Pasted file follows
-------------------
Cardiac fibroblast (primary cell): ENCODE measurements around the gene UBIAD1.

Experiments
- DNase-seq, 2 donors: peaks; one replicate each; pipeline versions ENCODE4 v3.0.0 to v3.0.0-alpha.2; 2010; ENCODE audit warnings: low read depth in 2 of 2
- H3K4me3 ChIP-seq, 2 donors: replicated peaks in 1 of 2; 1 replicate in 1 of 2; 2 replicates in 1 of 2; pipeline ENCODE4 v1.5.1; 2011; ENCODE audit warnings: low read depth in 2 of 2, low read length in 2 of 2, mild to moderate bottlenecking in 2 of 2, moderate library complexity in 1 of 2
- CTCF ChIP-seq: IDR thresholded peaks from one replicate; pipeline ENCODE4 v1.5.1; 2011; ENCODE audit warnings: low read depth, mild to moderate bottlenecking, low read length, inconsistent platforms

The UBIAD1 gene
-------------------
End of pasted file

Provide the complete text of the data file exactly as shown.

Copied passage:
Cardiac fibroblast (primary cell): ENCODE measurements around the gene UBIAD1.

Experiments
- DNase-seq, 2 donors: peaks; one replicate each; pipeline versions ENCODE4 v3.0.0 to v3.0.0-alpha.2; 2010; ENCODE audit warnings: low read depth in 2 of 2
- H3K4me3 ChIP-seq, 2 donors: replicated peaks in 1 of 2; 1 replicate in 1 of 2; 2 replicates in 1 of 2; pipeline ENCODE4 v1.5.1; 2011; ENCODE audit warnings: low read depth in 2 of 2, low read length in 2 of 2, mild to moderate bottlenecking in 2 of 2, moderate library complexity in 1 of 2
- CTCF ChIP-seq: IDR thresholded peaks from one replicate; pipeline ENCODE4 v1.5.1; 2011; ENCODE audit warnings: low read depth, mild to moderate bottlenecking, low read length, inconsistent platforms

The UBIAD1 gene